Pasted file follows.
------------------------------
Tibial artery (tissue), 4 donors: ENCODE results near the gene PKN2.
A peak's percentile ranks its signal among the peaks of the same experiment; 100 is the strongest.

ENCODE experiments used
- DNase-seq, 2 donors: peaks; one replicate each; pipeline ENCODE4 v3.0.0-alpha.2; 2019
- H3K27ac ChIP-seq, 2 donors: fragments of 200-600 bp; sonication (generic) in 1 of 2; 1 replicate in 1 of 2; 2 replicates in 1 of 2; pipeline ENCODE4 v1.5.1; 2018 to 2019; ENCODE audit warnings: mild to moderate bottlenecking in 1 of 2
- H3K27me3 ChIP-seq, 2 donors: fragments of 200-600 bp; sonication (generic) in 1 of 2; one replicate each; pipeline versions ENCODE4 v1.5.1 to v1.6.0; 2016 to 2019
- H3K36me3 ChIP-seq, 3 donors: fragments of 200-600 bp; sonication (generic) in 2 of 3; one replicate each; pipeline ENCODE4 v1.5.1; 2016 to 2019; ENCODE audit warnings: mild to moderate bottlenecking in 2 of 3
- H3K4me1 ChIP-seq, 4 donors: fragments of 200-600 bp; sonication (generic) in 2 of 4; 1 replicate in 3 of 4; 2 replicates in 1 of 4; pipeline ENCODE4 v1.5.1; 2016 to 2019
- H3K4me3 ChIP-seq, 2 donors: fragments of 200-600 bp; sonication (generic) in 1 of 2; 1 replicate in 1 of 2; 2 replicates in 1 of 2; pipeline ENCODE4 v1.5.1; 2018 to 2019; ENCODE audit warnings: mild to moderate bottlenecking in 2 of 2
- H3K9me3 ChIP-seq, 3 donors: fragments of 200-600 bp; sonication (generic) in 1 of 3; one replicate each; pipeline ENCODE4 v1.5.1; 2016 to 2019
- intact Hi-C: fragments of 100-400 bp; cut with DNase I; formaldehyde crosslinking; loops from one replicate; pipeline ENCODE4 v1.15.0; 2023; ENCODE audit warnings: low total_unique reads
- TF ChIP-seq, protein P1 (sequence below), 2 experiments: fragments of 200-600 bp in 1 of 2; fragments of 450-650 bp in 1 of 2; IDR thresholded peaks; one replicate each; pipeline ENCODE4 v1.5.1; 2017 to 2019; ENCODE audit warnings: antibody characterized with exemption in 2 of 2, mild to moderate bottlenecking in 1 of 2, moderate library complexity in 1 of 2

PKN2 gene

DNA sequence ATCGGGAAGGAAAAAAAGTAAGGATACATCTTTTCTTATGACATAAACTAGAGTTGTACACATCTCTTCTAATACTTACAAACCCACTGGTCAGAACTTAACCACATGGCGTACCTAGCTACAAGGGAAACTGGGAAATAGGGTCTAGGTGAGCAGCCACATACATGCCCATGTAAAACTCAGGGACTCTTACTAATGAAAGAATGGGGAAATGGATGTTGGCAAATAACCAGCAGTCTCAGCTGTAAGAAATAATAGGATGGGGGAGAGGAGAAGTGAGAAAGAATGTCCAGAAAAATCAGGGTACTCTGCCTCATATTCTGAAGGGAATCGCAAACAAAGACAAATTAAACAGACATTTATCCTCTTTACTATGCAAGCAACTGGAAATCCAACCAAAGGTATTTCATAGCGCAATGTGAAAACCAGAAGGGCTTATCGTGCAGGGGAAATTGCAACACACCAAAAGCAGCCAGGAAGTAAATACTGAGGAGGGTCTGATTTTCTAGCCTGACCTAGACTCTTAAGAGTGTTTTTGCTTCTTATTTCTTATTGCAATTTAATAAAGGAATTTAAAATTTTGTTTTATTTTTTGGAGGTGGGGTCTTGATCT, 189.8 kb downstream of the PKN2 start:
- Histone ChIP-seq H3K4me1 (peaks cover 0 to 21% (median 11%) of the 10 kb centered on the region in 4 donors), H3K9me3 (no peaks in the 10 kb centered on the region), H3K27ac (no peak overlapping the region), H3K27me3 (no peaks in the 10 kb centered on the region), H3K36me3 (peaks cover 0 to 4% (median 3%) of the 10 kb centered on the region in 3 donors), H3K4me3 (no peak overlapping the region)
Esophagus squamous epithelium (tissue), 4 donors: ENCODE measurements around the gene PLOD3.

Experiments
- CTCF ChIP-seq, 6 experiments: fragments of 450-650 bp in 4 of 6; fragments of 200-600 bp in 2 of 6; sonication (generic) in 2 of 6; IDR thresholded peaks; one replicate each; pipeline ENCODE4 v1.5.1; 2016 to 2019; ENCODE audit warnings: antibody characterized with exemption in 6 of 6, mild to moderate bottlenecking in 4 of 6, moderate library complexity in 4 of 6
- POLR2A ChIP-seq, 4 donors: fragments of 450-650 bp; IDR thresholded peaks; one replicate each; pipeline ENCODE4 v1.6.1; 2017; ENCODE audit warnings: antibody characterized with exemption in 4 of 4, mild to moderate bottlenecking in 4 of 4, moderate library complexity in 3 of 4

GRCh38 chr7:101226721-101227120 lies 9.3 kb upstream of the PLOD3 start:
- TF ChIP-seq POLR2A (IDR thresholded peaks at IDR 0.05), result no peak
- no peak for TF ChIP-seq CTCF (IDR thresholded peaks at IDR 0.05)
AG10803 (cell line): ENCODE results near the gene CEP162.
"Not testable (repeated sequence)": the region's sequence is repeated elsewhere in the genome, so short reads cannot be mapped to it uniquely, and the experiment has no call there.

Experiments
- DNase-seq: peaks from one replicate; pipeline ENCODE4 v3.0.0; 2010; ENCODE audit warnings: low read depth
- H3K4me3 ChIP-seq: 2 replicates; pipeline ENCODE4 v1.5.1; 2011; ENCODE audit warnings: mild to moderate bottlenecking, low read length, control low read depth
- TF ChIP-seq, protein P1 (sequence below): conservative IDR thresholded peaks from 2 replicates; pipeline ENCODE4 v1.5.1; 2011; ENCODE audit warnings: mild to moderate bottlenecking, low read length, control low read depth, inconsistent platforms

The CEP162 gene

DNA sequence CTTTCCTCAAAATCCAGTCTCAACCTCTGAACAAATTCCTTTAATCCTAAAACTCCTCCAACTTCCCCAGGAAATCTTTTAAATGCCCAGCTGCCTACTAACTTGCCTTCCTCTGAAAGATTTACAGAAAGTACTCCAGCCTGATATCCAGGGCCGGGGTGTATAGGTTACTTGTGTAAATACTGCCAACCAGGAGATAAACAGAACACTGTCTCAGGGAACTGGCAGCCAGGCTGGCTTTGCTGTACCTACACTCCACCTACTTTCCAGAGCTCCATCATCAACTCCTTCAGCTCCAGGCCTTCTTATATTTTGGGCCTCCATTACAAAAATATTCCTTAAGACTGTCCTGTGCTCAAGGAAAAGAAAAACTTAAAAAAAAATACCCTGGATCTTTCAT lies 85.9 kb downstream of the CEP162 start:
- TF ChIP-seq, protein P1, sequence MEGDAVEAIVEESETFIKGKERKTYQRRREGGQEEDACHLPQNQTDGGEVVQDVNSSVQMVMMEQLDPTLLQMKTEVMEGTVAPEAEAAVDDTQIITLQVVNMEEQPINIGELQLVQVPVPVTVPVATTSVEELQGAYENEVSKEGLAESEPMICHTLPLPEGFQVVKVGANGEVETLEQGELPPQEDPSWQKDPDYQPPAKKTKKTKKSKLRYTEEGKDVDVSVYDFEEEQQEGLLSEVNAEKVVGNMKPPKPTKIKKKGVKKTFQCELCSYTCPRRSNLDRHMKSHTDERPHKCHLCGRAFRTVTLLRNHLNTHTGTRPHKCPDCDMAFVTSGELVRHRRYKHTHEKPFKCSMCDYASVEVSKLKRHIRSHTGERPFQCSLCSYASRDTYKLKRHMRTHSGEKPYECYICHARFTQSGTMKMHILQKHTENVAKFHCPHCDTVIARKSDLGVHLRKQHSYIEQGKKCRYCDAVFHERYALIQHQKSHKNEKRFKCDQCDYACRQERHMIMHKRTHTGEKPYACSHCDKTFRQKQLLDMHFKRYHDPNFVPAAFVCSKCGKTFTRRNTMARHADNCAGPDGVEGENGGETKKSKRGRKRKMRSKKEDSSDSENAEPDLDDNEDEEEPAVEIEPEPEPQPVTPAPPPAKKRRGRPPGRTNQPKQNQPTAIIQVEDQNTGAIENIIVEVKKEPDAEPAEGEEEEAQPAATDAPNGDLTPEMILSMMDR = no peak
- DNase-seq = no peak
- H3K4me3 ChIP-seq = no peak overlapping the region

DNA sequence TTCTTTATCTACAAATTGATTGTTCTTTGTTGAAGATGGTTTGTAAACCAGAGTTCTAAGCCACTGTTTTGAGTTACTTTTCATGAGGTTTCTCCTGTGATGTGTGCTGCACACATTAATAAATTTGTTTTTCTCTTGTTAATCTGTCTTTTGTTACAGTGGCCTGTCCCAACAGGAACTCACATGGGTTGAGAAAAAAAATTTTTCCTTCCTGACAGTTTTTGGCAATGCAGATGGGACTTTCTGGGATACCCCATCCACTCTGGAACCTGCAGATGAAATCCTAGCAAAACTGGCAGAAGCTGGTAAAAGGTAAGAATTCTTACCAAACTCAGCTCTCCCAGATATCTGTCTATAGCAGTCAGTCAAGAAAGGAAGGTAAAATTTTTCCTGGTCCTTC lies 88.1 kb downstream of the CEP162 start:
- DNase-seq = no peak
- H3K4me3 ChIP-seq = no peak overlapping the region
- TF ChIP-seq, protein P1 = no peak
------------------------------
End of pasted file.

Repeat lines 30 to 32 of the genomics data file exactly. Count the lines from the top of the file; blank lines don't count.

DNA sequence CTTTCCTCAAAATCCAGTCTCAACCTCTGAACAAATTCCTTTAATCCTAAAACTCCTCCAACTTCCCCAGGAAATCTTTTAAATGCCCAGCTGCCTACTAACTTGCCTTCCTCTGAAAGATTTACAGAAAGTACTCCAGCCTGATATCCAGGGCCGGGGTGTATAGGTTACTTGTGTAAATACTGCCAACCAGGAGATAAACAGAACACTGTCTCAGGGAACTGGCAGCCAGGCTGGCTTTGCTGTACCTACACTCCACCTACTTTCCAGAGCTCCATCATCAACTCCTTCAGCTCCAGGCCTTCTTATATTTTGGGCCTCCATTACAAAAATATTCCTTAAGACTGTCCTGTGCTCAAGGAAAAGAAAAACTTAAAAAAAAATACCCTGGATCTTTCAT lies 85.9 kb downstream of the CEP162 start:
- TF ChIP-seq, protein P1, sequence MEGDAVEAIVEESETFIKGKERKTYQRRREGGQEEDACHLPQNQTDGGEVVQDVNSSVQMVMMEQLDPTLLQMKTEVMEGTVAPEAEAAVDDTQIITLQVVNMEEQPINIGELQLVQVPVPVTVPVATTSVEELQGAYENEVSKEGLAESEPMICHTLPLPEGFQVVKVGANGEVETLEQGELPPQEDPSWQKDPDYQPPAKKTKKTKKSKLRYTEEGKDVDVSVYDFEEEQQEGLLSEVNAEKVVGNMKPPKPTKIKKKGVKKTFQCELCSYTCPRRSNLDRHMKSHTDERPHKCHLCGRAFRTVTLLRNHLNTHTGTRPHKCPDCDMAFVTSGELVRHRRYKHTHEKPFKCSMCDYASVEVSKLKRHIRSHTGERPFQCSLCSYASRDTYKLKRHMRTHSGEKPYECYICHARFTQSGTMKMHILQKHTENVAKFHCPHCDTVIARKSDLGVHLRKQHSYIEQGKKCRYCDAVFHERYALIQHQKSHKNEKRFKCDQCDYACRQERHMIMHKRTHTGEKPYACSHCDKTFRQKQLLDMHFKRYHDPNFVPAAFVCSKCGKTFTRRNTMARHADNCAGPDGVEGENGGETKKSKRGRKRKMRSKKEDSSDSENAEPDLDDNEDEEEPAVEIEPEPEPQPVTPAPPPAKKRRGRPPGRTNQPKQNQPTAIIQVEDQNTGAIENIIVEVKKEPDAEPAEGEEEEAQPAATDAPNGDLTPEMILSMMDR = no peak
- DNase-seq = no peak